At the helm of the HTC U Ultra sits a 5.7in QHD Super LCD display, while a secondary 2in ‘Dual Display’ sits on top of this.
Taking tips from the LG V20, this secondary display throws up “important information” such as favourite contacts, event alerts, weather and reminders. While we didn’t get to test it out fully, HTC boasts that, unlike notifications on some other devices, it won’t interrupt you when you’re mid-Pokémon hunting, or something.
The main 5.7in display is, just as it was on the HTC 10, plenty sharp and throws up natural colours, rather than the eye-popping brightness seen on the Galaxy S7.
Performance and hardware
A Qualcomm Snapdragon 821 chip sits under the hood of the HTC U Ultra, offering a quad-core 64-bit array of up to 2.15GHz and backed by 4GB of RAM. We’re yet to run benchmarks, but performance seemed silky smooth during our brief hands-on.
There’s also a 3,000mAh battery inside the U Ultra, but we’re yet to see how this performs. HTC promised that the Dual Display won’t have a detrimental effect, nor the always-on four mic set-up.
The HTC U Ultra, like the iPhone 7, dumps the headphone jack and instead opts for audio over USB-C. To ease this controversial move, the firm will chuck in its HTC USonic in the box, earphones that analyse your inner ears with a sonar-like pulse, and then adapts to suit you.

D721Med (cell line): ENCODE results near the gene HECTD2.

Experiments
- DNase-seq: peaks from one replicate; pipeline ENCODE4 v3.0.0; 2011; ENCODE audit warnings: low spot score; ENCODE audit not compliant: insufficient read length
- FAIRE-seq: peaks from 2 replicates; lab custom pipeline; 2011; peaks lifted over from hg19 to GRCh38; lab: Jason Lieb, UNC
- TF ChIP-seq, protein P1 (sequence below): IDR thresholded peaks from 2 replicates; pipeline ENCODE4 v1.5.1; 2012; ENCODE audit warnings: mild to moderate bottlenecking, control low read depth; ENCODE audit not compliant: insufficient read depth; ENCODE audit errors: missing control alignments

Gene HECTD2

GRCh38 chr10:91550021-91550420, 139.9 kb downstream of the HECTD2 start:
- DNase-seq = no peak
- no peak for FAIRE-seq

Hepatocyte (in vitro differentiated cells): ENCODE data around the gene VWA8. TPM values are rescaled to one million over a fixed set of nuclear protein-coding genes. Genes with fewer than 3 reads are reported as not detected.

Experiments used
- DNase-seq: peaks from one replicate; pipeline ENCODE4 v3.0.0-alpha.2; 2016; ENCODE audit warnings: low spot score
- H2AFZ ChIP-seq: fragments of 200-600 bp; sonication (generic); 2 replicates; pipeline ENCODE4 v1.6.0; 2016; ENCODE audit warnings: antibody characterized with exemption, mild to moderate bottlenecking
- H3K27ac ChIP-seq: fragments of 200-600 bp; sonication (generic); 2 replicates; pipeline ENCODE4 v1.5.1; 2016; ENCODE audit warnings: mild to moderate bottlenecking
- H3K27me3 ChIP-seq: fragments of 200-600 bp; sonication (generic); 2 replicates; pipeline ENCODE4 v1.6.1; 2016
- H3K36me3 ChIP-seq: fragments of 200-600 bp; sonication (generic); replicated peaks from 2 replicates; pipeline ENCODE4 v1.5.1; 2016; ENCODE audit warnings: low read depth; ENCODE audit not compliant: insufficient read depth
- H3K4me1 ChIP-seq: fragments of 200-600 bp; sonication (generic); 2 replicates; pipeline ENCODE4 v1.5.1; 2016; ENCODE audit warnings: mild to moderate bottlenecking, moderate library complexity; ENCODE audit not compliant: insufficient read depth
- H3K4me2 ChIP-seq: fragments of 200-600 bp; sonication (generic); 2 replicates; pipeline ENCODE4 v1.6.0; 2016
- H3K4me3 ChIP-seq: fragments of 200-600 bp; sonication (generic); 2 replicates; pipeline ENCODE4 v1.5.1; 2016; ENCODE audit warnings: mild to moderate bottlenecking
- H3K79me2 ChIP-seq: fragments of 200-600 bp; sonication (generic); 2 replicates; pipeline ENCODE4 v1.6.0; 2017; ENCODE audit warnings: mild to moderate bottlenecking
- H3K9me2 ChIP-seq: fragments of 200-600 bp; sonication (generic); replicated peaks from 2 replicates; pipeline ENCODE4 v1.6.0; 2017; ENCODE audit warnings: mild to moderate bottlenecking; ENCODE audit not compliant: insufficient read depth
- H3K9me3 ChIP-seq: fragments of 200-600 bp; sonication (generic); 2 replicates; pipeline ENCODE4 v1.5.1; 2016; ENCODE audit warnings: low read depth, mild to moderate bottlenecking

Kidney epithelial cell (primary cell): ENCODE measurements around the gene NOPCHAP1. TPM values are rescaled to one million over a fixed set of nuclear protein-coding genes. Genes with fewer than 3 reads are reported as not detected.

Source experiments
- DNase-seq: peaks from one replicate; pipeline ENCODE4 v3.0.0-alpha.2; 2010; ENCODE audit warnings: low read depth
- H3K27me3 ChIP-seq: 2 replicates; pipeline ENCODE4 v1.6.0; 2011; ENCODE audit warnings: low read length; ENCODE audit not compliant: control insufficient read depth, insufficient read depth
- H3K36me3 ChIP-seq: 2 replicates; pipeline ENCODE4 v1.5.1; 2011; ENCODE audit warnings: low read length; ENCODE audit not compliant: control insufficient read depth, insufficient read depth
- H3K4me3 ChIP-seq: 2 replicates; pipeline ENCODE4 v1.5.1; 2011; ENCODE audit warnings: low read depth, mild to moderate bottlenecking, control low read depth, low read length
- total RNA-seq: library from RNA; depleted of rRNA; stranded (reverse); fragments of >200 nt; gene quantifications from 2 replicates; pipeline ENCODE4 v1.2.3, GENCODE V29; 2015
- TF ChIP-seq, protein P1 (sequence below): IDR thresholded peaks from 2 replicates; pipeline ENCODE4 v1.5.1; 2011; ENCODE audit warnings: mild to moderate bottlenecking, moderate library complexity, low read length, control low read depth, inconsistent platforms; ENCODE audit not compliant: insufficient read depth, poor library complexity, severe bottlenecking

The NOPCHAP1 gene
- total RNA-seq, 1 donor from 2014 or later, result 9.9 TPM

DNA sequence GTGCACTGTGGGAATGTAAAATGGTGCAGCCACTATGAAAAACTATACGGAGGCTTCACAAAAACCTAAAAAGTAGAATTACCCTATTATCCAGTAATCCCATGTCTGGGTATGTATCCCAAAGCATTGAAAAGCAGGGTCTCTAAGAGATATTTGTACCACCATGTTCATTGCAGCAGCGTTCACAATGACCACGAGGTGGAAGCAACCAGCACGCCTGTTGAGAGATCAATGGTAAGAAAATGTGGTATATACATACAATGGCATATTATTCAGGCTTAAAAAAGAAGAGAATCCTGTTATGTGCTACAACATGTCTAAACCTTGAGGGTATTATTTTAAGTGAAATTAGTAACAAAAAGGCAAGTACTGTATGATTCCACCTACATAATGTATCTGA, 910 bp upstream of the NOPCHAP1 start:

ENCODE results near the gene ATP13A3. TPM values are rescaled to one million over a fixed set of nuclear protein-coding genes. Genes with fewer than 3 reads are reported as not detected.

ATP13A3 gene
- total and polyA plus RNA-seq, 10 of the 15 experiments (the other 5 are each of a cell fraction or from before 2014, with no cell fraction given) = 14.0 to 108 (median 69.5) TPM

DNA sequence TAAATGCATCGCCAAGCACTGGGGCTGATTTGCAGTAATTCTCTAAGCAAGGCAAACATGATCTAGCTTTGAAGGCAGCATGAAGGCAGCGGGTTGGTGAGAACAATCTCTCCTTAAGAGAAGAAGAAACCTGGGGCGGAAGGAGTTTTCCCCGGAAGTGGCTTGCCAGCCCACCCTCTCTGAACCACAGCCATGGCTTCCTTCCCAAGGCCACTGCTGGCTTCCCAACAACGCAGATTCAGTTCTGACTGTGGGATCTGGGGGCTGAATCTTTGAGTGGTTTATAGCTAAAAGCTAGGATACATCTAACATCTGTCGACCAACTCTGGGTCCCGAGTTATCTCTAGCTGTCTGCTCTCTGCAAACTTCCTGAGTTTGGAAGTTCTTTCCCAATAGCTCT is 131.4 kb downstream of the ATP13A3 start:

The HTC U Ultra is the company’s first smartphone to run Android 7.0 out of the box, as well as the first to come with HTC’s Sense Companion app baked-in – a sort of AI assistant that’ll tell you when to charge your phone, who your closest friends are and offer up recommendations for affordable restaurants if you’re a cheapskate.
Unfortunately, due to “early software”, we didn’t get to test out the AI app, bar swiping through reminders and recommendations that had been pre-shoved into the handsets dual display.
We were also unable to test out the handset’s voice recognition smarts. The HTC U Ultra comes with a four mic set-up, which as well as enabling for 3D audio capture, allows the handset to be ‘always listening’, which the firm claims allows for more accurate and speedy handling of commands. It’ll also allow you to unlock the smartphone by talking to it, with the U Ultra capable of recognising your voice.